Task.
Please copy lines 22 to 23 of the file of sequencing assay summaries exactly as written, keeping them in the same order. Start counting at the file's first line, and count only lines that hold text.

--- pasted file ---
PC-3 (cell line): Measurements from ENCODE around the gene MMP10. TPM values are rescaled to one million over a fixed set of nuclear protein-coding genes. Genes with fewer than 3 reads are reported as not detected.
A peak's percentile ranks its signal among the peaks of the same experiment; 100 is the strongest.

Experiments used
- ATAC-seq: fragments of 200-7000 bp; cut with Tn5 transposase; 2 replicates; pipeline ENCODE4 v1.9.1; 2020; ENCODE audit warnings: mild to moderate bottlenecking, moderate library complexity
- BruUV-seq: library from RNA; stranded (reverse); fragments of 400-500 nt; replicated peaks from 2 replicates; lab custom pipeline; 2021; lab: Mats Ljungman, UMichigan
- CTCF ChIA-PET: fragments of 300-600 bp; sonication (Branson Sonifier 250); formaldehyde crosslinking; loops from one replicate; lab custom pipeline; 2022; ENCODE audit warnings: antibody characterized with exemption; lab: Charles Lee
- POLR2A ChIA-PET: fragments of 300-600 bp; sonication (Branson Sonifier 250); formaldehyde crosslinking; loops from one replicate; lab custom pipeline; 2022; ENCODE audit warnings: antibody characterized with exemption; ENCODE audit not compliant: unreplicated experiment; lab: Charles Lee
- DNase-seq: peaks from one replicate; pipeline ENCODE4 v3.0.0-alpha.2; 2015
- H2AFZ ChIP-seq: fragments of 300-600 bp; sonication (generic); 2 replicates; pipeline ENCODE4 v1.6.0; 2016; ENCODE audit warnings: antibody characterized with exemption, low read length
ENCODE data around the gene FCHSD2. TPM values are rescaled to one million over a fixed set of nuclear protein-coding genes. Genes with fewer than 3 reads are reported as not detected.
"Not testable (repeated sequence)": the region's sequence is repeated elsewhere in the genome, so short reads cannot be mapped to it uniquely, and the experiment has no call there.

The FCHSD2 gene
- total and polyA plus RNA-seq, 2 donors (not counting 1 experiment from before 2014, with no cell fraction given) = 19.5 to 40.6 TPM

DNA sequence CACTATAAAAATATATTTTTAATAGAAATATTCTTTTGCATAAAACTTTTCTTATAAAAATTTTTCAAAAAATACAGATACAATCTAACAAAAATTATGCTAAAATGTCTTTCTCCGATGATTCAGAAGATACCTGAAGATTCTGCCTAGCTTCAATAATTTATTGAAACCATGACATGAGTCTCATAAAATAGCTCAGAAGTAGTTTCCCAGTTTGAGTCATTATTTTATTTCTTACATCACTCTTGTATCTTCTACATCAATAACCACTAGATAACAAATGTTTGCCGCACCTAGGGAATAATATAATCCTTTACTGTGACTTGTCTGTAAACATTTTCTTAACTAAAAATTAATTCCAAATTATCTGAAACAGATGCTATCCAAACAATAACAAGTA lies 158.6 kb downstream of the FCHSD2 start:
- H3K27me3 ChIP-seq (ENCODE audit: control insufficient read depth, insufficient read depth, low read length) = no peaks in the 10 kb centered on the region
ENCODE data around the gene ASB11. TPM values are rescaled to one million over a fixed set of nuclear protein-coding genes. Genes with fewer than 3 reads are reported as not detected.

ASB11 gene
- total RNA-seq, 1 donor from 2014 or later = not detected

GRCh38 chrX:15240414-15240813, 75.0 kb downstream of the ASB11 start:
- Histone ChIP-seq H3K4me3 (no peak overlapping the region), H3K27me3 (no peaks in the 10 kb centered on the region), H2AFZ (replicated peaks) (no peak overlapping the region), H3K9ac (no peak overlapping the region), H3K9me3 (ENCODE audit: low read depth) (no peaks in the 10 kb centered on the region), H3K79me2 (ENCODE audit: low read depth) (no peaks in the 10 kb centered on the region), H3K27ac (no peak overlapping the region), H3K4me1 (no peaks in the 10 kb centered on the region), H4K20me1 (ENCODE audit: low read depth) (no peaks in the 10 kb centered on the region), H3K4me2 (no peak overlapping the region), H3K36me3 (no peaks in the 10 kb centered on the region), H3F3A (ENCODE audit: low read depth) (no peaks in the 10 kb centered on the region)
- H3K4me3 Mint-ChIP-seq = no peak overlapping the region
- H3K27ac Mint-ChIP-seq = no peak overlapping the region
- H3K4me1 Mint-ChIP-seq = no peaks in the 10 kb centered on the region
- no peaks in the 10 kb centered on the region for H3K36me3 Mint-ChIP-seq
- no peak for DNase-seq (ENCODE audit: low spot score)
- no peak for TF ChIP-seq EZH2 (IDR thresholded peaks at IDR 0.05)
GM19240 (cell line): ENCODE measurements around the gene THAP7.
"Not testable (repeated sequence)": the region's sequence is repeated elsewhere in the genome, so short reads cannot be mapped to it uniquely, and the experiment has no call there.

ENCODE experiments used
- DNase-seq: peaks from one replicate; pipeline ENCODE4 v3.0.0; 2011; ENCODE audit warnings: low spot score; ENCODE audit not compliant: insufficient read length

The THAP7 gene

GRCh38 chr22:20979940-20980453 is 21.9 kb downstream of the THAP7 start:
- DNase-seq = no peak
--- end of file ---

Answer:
- H3K27ac Mint-ChIP-seq = no peak overlapping the region
- H3K4me1 Mint-ChIP-seq = no peaks in the 10 kb centered on the region